Remember when you used to think learning how to spell was a useless waste of time and cursed your teachers for making you do something that would never have any real-world benefit? Turns out you were wrong.

Missing just a few letters in a web address can cost you the money in your bank account, or start an all-out identity theft attack, because of a type of fraud called “typosquatting.”


Typosquatting is a type of online fraud based on the assumption that people are predictably bad at spelling.

“When you look at people who are typing in domain names, when they type them into web browsers at home, we find that with a certain regularity, people make the same typos over and over again,” says Matthew Green, an assistant research professor at the Johns Hopkins Information Security Institute in Baltimore.

That creates an opportunity for hackers.

“People anticipate that, and they try to go out and find those common misspellings, and they register them and put up copies of a bank’s website that look identical, and then they use them to get people’s credentials,” Green says. “The idea is to put out a net. You hope that some people will make some mistakes.”


Attempting to deceive individuals into providing sensitive information online for the purposes of committing identity theft or other types of fraud.

How typosquatting works in practice

Rajiv Motwani, director of security research at Websense Security Labs, gives an example of what a typical typosquatting attack might look like.

Say criminals wanted to target Bank of America customers. They might register “,” one letter off from the bank’s actual domain, and set up a fake site. (This is also known as “spoofing.”)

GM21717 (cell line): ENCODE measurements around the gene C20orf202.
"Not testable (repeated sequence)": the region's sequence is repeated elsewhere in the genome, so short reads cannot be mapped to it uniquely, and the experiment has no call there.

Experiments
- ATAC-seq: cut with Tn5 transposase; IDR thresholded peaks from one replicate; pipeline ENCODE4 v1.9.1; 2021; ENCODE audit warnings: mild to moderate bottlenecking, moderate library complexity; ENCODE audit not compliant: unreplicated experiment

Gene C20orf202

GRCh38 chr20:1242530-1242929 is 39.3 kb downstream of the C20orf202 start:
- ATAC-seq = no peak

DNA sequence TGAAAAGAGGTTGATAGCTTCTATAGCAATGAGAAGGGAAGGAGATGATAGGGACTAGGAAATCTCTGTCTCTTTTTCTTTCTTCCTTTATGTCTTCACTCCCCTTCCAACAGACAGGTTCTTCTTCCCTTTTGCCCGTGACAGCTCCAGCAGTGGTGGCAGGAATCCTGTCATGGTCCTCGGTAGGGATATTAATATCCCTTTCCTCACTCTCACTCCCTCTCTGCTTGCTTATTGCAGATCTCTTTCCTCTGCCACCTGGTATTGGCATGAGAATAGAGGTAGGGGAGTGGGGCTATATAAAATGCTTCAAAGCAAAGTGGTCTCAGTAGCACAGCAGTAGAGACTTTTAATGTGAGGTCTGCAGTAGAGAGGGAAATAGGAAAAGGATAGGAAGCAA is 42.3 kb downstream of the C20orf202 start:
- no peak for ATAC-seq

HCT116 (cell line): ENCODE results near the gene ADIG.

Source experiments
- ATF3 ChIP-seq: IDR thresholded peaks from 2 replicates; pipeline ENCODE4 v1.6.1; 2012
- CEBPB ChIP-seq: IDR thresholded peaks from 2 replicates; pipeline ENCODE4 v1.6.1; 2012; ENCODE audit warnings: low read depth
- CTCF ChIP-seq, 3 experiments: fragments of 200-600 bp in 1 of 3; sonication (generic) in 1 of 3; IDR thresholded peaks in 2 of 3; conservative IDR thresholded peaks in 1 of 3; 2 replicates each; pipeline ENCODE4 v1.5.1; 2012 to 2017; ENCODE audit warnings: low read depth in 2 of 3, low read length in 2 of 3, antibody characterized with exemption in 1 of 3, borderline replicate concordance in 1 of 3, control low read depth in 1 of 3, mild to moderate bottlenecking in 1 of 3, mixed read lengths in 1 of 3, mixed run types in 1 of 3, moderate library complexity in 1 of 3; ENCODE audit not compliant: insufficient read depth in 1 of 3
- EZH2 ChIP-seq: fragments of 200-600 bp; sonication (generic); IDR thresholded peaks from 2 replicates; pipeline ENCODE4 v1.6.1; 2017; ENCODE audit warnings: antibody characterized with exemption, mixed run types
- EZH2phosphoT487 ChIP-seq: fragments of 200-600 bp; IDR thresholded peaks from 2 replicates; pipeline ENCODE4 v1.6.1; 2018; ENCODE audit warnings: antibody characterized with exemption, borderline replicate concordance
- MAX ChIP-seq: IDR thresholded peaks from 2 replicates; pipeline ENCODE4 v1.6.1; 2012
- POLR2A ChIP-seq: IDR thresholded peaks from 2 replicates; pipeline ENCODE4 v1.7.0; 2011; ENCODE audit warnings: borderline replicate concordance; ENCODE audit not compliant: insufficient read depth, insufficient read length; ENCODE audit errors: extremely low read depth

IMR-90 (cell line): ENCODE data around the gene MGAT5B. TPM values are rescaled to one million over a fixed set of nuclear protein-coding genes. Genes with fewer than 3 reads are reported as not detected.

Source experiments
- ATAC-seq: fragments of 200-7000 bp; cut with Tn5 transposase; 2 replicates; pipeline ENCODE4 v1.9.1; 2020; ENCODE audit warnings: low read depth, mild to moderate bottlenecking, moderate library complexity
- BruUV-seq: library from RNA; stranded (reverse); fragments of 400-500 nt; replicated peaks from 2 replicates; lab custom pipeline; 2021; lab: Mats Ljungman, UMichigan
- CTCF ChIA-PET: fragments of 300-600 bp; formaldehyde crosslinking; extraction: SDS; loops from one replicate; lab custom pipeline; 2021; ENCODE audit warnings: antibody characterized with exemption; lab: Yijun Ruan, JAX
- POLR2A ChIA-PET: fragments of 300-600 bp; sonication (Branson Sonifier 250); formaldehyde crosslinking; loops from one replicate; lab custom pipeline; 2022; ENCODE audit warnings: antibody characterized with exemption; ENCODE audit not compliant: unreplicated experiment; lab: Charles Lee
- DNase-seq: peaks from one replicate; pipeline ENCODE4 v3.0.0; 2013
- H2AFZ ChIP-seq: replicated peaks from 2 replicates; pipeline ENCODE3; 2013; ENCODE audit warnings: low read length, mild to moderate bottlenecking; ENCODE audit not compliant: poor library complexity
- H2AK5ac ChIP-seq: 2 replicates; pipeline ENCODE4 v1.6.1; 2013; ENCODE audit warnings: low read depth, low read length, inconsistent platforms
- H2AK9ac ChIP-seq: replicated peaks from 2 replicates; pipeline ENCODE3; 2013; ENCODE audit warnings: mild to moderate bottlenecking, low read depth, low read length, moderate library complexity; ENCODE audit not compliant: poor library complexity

“The attacker puts up a page that looks very much like Bank of America’s website, so you will go ahead and enter your credentials there, thinking you are logging into the bank,” Motwani says.

From there, it’s off to the races, Green says.

“They can then log on to your banking website and transfer money and do all kinds of things,” Green says.


Creating a realistic copy of a website in order to trick victims into entering personal information, or for some other purpose.

Banks battle typosquatting

Typosquatting has been around for a while, so many financial institutions have taken steps to protect customers, Green says.

“Some sites now go out of their way to go lock up and register all the common, closely related domain names, and they also will monitor to see if you’re registering another one that’s too close, but not everyone does that, unfortunately,” he says.

Why not? It mostly comes down to cost.

“(Registering a web domain) only costs maybe $10 a year, but if you’re trying to lock up 50 of them, most small websites don’t have the resources to do that,” Green says.

Phishing for fraud © Bigstock

Protect yourself

There are some actions consumers can take to protect their accounts, he says. An obvious one is, when visiting financial sites, double-check the URL before logging in.

“Be very careful entering things,” Green says. “If you’re going to PayPal or you’re going to your bank, just be very careful and pay attention to what you type.”

Another way is to make sure you’re on your bank’s real website by looking at the address bar on your browser. Next to the lock icon that should appear on any site where you’re logging in to a financial account, up-to-date versions of Internet Explorer, Mozilla Firefox and Google Chrome will have the name of the company that has registered the site, Green says.

And because customers rarely know they’ve fallen victim, it’s always a good idea to keep a close eye on your account statements so you can clue in quickly to fraudulent activity.

“They’re not going to know there’s a mistake,” Green says. “They think they went to their own bank website.”

If you think you’ve been a victim of fraud, it’s also a good idea to check your credit report for unusual activity. Get your report for free at myBankrate.